with any gains for such a person and the government Bond itself being subject to US taxes. So, the only thing that makes sense is for the Canadian Government / Canada Revenue Agency to discriminate further for Canadians with disabilities and tell them that the RDSP is not meant for those who are *US Persons* — only for first-class Canadians who have some kind of disability.
I may be wrong, but I believe that not only would monthly provincial payments for persons with developmental (and other) disabilities, such as Assured Income for Severely Handicapped (AISH) in Alberta be taxable by the US, but also any Disability Tax Credit applied to Canadian federal and provincial taxes would taxable by the US. Any benefit allowed by Canada to make the lives of disabled persons more bearable could be affected as those things are not addressed in the US / Canada Tax Treaty and certainly are not, as The_Animal points out, “Earned Income” that would be addressed by the Foreign Earned Income Exemption (FEIE). Would perhaps even my son’s $115 honorarium in The Venturers Society (http://venturers.edublogs.org/) be US taxable? Is the only way to receive any benefits for such Canadian (or other country) persons who are also so-called *US Persons* to be by having to move to the USA, away from their family, their friends, their country of birth and growing up? What would there be for them in the US other than a US disability benefit that they can not now get in Canada without tribute to the US? Remember the information I got from the Washington, DC immigration/nationality lawyer I hired regarding a way to “free” my son of US citizenship:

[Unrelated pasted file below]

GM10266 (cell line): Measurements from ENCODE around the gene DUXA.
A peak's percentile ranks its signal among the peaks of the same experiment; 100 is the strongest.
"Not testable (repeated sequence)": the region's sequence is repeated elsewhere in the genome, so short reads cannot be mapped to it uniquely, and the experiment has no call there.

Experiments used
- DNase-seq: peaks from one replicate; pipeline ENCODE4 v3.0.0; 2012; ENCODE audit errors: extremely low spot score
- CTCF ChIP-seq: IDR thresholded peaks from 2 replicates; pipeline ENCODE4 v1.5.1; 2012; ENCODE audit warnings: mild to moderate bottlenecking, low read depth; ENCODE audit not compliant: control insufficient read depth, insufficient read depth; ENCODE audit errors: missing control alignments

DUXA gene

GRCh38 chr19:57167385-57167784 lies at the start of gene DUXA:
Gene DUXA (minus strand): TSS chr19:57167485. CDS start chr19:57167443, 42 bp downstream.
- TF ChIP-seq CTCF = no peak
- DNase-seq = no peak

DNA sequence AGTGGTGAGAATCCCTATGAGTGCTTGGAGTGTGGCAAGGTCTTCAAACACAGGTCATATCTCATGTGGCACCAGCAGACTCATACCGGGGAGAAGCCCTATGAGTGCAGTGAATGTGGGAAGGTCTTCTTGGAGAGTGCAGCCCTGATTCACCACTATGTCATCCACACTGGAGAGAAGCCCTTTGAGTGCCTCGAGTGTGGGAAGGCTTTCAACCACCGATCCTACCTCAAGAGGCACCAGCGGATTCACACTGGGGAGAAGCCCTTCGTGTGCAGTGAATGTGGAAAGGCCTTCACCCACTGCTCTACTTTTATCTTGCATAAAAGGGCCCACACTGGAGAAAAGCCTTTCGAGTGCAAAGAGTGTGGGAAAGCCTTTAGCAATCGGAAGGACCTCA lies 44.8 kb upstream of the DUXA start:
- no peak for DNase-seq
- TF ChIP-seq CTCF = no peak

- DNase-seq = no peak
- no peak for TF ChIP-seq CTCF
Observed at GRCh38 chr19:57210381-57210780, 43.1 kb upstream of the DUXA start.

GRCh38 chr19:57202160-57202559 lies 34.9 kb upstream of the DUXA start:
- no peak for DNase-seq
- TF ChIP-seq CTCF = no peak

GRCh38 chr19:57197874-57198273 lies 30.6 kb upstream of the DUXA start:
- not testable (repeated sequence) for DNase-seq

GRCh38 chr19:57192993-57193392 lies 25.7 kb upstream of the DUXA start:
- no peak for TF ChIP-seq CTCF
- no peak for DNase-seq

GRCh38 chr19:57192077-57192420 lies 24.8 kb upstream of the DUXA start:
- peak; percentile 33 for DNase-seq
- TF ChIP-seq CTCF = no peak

DOS persons have “sympathy” for such cases. However, the developmentally disabled person will have to have FULL understanding of what he’s doing; if any question of lack of comprehension and grasping meaning and importance of ramifications, they could NOT approve such a case. From DOS point of view, US citizenship is precious and they have therefore established fundamental requirements for “compelling reason”. Even though there is the risk that a person’s financial resources could run out before his/her life was over, they will never approve a renunciation for financial / economic reasons. DOS has NEVER had such a renunciation case approved due to “compelling circumstances”. Ms. Tapanila could sue but persons he talked with at DOS are SURE no one would ever win such a case as the courts view the discretionary action that DOS has would take precedence.
I will add to this post as I have time, but that is all I have for now.